Here is the latest in a series of examinations into urban legends about football and whether they are true or false. Click here to view an archive of the football urban legends featured so far.
FOOTBALL URBAN LEGEND: Stanford University’s students voted for the school’s mascot (and team names) be “Robber Barons.”
In 1891, Stanford played California in the very first “Big Game.” Stanford won, and in the headlines about the victory, it read “Cardinal Triumphs O’er Blue and Gold.” Therefore, Stanford chose Cardinal (the school color) as its name.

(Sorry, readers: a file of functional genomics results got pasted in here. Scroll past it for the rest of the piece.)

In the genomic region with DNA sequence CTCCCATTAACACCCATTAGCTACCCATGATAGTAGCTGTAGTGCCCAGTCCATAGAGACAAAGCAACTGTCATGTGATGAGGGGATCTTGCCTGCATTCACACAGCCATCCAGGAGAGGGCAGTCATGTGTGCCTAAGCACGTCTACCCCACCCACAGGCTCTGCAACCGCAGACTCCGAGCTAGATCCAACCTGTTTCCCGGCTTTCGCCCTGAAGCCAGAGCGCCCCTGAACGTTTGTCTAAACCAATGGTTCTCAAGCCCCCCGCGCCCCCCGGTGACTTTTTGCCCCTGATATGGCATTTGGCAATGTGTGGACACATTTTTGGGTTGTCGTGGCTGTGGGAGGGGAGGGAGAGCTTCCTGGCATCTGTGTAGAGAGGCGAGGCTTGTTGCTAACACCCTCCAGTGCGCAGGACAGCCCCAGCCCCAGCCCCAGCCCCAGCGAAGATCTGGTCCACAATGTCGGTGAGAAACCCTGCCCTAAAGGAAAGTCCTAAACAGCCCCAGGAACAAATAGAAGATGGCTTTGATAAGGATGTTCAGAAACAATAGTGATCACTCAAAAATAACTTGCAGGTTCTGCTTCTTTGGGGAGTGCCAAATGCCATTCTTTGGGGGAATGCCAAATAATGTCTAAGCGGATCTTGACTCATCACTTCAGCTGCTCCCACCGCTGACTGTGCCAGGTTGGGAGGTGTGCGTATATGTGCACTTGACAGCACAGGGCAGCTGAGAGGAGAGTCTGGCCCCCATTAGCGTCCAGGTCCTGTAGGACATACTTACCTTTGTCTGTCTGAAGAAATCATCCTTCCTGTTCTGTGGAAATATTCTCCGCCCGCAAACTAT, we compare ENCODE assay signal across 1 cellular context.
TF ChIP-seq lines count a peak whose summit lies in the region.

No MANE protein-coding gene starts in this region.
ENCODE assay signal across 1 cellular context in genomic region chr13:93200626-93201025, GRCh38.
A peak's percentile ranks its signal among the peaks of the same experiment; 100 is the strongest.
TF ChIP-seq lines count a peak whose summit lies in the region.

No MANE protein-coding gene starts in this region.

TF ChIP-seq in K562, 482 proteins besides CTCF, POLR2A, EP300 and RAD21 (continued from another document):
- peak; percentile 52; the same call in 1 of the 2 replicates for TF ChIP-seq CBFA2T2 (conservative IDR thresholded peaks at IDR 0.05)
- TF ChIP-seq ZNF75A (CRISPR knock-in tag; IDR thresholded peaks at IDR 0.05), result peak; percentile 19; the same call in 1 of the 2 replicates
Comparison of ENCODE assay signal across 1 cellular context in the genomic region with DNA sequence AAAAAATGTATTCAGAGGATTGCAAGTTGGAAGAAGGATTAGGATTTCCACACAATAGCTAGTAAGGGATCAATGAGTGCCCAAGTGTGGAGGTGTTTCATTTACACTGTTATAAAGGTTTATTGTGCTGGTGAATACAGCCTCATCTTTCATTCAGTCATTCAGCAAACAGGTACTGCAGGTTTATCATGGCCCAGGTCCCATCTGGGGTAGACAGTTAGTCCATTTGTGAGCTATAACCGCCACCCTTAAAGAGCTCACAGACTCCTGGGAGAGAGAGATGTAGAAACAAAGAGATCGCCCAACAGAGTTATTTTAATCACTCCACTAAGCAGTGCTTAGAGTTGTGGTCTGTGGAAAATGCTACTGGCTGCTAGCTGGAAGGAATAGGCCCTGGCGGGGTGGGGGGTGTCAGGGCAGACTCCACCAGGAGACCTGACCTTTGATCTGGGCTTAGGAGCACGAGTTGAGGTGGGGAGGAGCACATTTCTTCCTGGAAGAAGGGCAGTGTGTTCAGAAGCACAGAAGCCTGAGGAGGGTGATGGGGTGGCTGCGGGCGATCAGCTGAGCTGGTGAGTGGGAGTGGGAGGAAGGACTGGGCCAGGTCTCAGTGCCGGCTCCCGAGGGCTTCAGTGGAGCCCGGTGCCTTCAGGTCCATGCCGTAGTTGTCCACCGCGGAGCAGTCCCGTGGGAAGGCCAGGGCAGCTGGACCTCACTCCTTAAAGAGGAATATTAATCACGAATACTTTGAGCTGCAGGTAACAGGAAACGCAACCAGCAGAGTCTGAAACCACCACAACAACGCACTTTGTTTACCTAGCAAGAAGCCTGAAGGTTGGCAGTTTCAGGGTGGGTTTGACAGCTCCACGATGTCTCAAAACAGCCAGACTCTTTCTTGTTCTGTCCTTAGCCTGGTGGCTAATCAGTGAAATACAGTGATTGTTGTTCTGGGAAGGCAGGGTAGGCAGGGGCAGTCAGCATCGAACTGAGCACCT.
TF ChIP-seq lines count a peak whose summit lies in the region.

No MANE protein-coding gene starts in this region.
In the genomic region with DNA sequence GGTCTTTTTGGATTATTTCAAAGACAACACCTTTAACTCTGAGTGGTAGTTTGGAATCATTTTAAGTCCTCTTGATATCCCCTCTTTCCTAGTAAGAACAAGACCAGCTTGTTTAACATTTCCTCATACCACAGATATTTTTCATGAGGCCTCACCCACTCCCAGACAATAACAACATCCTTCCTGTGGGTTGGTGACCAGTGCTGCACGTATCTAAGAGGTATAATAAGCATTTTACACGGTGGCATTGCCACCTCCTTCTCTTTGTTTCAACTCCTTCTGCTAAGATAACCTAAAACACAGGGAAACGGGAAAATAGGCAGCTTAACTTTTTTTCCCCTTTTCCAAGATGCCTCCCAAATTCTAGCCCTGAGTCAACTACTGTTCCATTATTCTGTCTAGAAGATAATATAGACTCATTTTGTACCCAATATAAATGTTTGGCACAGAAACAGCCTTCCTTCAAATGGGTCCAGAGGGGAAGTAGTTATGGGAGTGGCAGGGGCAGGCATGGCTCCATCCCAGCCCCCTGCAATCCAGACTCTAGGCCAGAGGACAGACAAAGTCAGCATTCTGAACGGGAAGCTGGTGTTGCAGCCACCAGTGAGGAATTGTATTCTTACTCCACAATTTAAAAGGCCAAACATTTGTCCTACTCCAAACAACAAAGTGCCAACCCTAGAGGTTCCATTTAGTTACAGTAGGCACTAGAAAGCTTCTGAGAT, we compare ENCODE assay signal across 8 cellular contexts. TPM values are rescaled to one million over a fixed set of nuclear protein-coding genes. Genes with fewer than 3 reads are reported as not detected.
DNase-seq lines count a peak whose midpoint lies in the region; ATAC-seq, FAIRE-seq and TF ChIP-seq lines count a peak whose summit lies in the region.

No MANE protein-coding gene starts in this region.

Over time, though, a new name developed – the Stanford Indians. In 1930, this name was made official and an official mascot was not far behind.
Eventually, Native American students began to protest the usage of the nickname and mascot. At first, they specifically protested the live performances at Stanford games by Timm Williams, who went by the name Prince Lightfoot and the protesters felt that his act mostly consisted of mocking traditional Native American religious practices.
A couple of years later, in 1972, the students once again sought relief from Stanford – this time to get rid of the name and the mascot all together. The President of the University agreed, and in 1972, the Indian mascot was banned completely, and has been banned ever since.
This, though, left Stanford without a mascot. And that’s where things got goofy…
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